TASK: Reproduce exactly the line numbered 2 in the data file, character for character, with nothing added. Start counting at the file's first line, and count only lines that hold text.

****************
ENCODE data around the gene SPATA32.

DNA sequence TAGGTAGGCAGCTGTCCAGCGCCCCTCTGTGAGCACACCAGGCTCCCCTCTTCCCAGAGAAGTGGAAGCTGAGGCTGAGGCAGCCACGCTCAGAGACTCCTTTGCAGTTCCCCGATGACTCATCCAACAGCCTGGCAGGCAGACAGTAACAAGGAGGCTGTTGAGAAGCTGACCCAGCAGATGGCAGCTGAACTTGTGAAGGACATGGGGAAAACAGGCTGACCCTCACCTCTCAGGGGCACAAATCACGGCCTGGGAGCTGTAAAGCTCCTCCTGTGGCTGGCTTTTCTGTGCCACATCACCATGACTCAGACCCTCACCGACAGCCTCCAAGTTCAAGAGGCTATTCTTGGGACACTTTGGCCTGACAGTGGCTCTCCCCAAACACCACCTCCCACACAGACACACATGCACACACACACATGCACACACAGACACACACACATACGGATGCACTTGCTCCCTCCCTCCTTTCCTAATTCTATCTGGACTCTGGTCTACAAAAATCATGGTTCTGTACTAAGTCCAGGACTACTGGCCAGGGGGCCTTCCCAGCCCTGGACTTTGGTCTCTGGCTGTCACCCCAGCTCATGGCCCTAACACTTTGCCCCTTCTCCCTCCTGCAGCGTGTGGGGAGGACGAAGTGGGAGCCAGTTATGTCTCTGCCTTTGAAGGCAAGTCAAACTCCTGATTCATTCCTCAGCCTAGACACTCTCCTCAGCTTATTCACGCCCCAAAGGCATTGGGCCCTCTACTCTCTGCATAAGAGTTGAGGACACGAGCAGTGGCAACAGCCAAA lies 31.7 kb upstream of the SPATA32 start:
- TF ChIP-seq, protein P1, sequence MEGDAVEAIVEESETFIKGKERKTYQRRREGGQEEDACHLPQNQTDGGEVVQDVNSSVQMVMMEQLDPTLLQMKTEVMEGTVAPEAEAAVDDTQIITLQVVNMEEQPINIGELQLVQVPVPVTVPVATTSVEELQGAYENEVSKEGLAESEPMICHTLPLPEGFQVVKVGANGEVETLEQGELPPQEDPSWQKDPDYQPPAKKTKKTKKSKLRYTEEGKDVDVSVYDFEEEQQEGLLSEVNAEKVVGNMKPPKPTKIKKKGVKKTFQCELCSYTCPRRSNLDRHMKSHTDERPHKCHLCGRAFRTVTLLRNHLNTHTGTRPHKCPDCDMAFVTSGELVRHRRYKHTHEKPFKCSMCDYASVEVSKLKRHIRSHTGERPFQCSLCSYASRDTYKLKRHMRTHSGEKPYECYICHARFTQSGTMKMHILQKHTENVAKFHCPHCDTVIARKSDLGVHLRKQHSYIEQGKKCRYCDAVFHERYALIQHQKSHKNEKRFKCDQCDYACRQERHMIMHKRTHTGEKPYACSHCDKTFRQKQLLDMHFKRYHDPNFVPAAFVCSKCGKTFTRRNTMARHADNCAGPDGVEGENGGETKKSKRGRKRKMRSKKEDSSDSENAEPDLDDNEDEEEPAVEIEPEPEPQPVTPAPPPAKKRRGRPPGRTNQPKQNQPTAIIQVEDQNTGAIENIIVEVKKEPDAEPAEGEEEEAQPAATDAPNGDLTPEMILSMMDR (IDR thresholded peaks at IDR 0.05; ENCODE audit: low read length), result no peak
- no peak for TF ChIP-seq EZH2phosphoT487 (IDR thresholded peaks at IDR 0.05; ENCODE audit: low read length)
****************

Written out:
DNA sequence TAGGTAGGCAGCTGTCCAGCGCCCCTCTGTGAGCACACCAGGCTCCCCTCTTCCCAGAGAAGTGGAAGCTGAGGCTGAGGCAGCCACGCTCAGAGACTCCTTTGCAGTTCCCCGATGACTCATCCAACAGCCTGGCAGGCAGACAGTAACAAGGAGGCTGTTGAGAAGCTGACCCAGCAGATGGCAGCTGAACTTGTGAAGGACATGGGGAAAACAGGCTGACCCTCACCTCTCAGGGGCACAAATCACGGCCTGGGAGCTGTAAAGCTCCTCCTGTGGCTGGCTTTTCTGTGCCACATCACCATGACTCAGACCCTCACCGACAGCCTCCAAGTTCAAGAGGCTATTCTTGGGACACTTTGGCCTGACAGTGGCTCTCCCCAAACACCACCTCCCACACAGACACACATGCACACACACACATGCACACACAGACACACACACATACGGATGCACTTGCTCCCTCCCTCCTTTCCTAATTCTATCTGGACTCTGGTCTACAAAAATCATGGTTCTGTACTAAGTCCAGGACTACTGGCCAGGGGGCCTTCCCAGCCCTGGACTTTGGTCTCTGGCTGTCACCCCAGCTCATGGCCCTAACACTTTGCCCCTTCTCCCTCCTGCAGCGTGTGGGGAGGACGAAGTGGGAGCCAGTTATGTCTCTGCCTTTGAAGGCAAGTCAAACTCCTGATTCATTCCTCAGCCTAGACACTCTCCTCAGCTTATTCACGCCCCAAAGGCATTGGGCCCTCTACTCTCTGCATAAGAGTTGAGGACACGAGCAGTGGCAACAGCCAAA lies 31.7 kb upstream of the SPATA32 start: